But light-speed flights of fretboard fancy remained mostly out of reach for bluegrass lead guitarists until the arrival of one individual. When Doc Watson burst on the scene as part of the folk revival movement of the early 1960s, his ability to go toe-to-toe with virtuoso fiddle players using nothing but a humble flat pick was nothing short of revolutionary:
"Flat pick" is the bluegrass term for a guitar pick, to differentiate it from the curved metal fingerpicks employed by banjo players and traditional bluegrass rhythm players in the Lester Flatt style. Watson's ability to flat pick complicated fiddle tunes at fiddle speeds, entirely without the aid of fingers, was the "Big Bang" moment in bluegrass lead guitar. For example, rolling patterns like this one from "Black Mountain Rag" are Watson signatures:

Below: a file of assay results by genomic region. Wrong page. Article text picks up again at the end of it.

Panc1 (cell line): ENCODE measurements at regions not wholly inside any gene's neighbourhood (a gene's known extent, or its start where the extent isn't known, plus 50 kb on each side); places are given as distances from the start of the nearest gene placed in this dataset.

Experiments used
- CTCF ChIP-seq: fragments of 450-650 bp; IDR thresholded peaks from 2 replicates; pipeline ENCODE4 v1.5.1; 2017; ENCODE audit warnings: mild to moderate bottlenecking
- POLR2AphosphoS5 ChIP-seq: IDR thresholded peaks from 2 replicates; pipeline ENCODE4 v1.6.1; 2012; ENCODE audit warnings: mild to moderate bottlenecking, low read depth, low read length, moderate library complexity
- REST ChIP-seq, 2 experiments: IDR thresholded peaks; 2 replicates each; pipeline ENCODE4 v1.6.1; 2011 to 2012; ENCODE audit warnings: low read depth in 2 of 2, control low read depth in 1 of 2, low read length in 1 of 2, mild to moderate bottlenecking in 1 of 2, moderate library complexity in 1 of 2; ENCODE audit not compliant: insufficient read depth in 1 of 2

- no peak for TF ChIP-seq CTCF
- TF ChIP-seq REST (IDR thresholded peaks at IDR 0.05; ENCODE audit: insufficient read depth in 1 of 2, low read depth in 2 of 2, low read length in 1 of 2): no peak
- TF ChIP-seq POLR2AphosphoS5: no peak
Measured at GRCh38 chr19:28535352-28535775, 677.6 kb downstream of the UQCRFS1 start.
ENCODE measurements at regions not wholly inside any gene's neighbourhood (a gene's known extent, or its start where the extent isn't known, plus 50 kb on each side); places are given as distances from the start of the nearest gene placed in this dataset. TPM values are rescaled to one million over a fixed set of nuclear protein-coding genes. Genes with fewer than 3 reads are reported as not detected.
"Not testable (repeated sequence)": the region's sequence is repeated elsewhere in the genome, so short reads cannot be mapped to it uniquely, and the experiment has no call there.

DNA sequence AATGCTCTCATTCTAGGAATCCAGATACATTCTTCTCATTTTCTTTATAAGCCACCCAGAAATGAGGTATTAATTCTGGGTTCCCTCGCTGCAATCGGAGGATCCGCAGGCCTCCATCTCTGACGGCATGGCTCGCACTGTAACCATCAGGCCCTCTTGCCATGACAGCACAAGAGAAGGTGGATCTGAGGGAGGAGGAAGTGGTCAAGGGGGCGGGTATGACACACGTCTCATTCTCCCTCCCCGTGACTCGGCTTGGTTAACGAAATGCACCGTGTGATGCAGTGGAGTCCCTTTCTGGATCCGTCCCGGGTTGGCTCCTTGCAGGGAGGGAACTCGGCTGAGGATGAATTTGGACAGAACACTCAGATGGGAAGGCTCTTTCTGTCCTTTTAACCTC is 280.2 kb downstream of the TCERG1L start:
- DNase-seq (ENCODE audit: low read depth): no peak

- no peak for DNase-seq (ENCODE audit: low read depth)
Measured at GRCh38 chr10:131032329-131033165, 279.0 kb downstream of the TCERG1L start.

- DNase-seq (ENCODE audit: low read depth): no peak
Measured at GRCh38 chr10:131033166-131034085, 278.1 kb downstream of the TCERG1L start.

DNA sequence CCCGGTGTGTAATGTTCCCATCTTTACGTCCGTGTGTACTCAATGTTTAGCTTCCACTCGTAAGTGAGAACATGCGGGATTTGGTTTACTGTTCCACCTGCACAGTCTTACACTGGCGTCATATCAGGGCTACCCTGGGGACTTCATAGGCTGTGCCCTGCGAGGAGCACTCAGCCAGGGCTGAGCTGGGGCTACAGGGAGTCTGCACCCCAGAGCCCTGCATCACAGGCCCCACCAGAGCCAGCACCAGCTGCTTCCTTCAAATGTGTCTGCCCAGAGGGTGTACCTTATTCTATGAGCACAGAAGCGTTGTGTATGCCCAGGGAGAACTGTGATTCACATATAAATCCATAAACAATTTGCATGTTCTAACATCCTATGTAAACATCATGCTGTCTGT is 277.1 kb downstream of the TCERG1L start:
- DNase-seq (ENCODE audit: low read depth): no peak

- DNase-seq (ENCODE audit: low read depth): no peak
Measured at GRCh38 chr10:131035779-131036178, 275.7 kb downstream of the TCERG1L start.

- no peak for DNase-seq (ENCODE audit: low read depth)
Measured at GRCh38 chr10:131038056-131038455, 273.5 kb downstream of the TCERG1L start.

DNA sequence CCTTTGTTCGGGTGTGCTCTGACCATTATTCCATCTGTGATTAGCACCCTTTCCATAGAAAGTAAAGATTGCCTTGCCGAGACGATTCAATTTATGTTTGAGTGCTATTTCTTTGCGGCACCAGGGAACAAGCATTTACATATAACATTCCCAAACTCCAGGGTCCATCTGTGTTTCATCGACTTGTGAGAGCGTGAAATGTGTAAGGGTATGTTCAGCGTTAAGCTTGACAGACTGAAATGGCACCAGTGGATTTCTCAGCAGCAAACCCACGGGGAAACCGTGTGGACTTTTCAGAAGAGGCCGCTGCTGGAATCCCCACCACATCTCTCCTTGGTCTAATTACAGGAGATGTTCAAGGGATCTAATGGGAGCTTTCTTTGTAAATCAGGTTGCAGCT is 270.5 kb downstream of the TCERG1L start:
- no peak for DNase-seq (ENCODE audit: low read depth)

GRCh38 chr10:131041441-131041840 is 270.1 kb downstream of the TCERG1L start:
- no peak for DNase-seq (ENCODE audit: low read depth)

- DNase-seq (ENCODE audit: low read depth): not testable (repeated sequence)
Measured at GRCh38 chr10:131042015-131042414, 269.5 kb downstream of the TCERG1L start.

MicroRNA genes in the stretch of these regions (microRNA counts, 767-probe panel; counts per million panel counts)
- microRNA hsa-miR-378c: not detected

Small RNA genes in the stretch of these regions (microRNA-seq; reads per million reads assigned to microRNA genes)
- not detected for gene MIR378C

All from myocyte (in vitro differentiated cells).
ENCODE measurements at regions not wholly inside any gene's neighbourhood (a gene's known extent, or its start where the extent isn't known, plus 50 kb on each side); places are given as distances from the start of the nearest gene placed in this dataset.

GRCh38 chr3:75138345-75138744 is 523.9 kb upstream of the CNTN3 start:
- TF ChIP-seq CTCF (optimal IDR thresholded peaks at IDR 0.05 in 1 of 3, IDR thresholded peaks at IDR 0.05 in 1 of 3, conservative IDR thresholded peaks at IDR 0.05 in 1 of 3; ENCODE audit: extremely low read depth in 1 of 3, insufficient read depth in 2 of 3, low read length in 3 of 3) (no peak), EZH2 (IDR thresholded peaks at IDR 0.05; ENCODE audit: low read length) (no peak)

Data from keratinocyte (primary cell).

Carl Miner: 21st Century Crosspicker
Thanks to their one-note-per-string construction, crosspicking rolls highlight the difficulty of moving from one string to another at high speed. These kinds of patterns appear frequently in bluegrass standards like "Beaumont Rag," which is a particularly concentrated litmus test of crosspicking ability. Here's the amazing Carl Miner playing the classic Beaumont roll:
I first interviewed Miner in 2007 when he was a winner of the National Flat Pick Guitar championships in Winfield, Kansas. Miner had competed seriously as a teenager, placing second in 1997 and winning overall in 1998. So finding him at the 2007 competition was a happy accident as he trained his chops into fighting shape one more time. Miner has since leveraged his impressive bluegrass basic training to become a successful touring and recording artist.